NEW ORLEANS — We take you back to the College Football Championship, where dreams came true for more than just LSU's football players. 

A 10-year-old Destrehan boy was chosen to perform the National Anthem alongside Lauren Daigle. As Daigle kicked things off at LSU's Championship game, another performer was nearby, not singing the anthem but signing it.

"Once I went out onto the field, I was so nervous," Logan Fraychineaud said. "I saw a lot of people."

More than 75,000 people. However, 10-year-old Logan Fraychineaud didn't hesitate.

"I was nervous for him because thousands and thousands were watching him," said his mother, Leslie. "I didn't know if he'd freeze or make any mistakes but he did well."

Logan was born deaf but his parents, who are also deaf, decided on a life changing procedure that's made him bi-lingual.

"He has a cochlear implant," said his dad Richie. "He can speak and sign he can do both, that way he can socialize with hearing and deaf people. He gets a lot of support in school, friends, teachers, so he's doing well."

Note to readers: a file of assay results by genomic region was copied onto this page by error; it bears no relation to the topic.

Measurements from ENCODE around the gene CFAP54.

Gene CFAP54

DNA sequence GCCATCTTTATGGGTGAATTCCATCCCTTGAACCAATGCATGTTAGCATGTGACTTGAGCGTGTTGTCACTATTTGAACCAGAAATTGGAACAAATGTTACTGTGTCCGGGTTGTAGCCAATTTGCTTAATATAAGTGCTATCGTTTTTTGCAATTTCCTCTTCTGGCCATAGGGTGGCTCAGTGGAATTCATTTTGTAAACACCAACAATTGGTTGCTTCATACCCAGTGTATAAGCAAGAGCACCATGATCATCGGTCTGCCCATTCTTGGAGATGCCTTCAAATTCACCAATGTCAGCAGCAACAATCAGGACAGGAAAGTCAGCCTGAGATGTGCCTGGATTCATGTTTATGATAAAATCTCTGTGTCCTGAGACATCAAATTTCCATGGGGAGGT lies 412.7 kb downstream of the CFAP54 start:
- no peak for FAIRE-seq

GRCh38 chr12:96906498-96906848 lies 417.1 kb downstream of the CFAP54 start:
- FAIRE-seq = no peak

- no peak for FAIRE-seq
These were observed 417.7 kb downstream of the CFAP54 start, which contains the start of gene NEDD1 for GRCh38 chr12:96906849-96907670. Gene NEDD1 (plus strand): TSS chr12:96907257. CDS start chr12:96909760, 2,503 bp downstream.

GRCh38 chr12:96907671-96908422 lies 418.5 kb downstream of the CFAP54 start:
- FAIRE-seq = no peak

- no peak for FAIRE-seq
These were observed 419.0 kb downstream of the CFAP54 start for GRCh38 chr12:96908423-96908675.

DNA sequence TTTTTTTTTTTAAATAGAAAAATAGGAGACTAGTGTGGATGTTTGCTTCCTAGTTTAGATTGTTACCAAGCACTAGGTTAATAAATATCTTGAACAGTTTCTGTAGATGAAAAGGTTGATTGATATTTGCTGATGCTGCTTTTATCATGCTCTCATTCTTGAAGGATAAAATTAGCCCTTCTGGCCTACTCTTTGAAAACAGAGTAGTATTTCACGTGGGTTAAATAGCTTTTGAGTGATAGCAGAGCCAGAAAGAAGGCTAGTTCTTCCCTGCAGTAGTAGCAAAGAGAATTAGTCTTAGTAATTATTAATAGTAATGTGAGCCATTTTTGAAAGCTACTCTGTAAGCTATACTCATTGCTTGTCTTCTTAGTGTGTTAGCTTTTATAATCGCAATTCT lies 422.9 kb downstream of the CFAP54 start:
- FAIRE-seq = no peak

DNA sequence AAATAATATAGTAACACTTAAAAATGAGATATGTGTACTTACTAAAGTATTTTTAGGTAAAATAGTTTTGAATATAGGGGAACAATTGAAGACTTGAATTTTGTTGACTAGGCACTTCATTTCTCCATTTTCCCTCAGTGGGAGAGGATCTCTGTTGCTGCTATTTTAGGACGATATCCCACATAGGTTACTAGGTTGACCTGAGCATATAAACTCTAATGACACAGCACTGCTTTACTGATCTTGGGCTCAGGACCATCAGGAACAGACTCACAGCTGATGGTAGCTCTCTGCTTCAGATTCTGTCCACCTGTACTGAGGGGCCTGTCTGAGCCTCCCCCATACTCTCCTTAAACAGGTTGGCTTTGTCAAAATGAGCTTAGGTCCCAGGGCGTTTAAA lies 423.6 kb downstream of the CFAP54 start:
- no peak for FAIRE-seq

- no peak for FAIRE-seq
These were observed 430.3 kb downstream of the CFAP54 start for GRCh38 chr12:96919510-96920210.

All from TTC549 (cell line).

A lover of all sports, Logan jumped at the chance to audition to sign the National Anthem at the championship game.

"The Deaf Action Center called and asked if Logan would be interested in signing for them and I asked him and he said 'yes' and he got excited," recalled Leslie.

"Then I sent in the video and he kept begging me and asking me, 'what's the answer? what's the answer?' Then they said he might be too young," Richie said.

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However, he was chosen and practiced all day, every day, which paid off because on game day he nailed it.

"Once I found out I was super excited and couldn't believe it. It was very challenging," Logan said. "That's why I had to practice so much after school."

"I was really, really proud," Richie said. "I mean he's 10-years-old. Me? I wouldn't have been able to do it, I would've been a nervous wreck. He was smooth about it, he wasn't nervous he was brave through this whole process."

The moment which lasted about two minutes, created a lifetime of memories that taught a valuable lesson.

"I want people to know that when you're deaf you're not different," Logan said. "It's a different language, it's just ASL. It's fun."

And Logan hopes to share that message one day on a much bigger platform, the Superbowl.

While the National Anthem was broadcast on TV, Logan was never shown. His family hopes that changes and hope interpreters will be shown because they say there are people who watch the games who would benefit from it.

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